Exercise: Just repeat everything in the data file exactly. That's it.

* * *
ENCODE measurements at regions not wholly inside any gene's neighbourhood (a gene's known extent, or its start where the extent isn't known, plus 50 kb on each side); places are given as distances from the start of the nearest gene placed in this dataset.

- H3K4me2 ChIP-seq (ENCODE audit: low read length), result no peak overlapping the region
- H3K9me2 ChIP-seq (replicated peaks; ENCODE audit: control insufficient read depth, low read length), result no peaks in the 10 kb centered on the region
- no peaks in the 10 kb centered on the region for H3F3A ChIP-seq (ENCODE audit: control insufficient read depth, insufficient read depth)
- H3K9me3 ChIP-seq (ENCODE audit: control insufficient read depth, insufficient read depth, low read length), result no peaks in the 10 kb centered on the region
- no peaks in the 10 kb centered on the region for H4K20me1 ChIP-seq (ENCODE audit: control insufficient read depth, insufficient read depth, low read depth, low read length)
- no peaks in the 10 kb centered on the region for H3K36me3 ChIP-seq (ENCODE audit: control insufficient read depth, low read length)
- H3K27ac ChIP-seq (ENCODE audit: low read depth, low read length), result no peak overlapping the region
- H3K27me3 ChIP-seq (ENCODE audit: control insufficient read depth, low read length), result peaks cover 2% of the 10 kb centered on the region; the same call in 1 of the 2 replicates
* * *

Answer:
ENCODE measurements at regions not wholly inside any gene's neighbourhood (a gene's known extent, or its start where the extent isn't known, plus 50 kb on each side); places are given as distances from the start of the nearest gene placed in this dataset.

- H3K4me2 ChIP-seq (ENCODE audit: low read length), result no peak overlapping the region
- H3K9me2 ChIP-seq (replicated peaks; ENCODE audit: control insufficient read depth, low read length), result no peaks in the 10 kb centered on the region
- no peaks in the 10 kb centered on the region for H3F3A ChIP-seq (ENCODE audit: control insufficient read depth, insufficient read depth)
- H3K9me3 ChIP-seq (ENCODE audit: control insufficient read depth, insufficient read depth, low read length), result no peaks in the 10 kb centered on the region
- no peaks in the 10 kb centered on the region for H4K20me1 ChIP-seq (ENCODE audit: control insufficient read depth, insufficient read depth, low read depth, low read length)
- no peaks in the 10 kb centered on the region for H3K36me3 ChIP-seq (ENCODE audit: control insufficient read depth, low read length)
- H3K27ac ChIP-seq (ENCODE audit: low read depth, low read length), result no peak overlapping the region
- H3K27me3 ChIP-seq (ENCODE audit: control insufficient read depth, low read length), result peaks cover 2% of the 10 kb centered on the region; the same call in 1 of the 2 replicates